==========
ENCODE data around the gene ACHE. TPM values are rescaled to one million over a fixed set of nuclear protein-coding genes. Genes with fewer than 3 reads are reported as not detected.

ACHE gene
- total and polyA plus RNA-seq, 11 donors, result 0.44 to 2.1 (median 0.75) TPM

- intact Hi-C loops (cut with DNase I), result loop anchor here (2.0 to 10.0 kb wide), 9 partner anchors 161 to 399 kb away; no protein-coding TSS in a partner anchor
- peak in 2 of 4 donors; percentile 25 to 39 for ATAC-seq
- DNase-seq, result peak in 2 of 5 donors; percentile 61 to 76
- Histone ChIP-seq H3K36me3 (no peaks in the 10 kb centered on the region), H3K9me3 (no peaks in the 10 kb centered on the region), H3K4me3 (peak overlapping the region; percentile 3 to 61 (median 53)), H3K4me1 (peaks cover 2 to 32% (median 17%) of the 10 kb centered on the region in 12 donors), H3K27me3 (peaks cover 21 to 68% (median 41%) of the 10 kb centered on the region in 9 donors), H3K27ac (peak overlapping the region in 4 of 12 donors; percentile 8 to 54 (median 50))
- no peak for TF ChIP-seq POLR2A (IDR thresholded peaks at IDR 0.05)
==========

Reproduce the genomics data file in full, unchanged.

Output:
ENCODE data around the gene ACHE. TPM values are rescaled to one million over a fixed set of nuclear protein-coding genes. Genes with fewer than 3 reads are reported as not detected.

ACHE gene
- total and polyA plus RNA-seq, 11 donors, result 0.44 to 2.1 (median 0.75) TPM

- intact Hi-C loops (cut with DNase I), result loop anchor here (2.0 to 10.0 kb wide), 9 partner anchors 161 to 399 kb away; no protein-coding TSS in a partner anchor
- peak in 2 of 4 donors; percentile 25 to 39 for ATAC-seq
- DNase-seq, result peak in 2 of 5 donors; percentile 61 to 76
- Histone ChIP-seq H3K36me3 (no peaks in the 10 kb centered on the region), H3K9me3 (no peaks in the 10 kb centered on the region), H3K4me3 (peak overlapping the region; percentile 3 to 61 (median 53)), H3K4me1 (peaks cover 2 to 32% (median 17%) of the 10 kb centered on the region in 12 donors), H3K27me3 (peaks cover 21 to 68% (median 41%) of the 10 kb centered on the region in 9 donors), H3K27ac (peak overlapping the region in 4 of 12 donors; percentile 8 to 54 (median 50))
- no peak for TF ChIP-seq POLR2A (IDR thresholded peaks at IDR 0.05)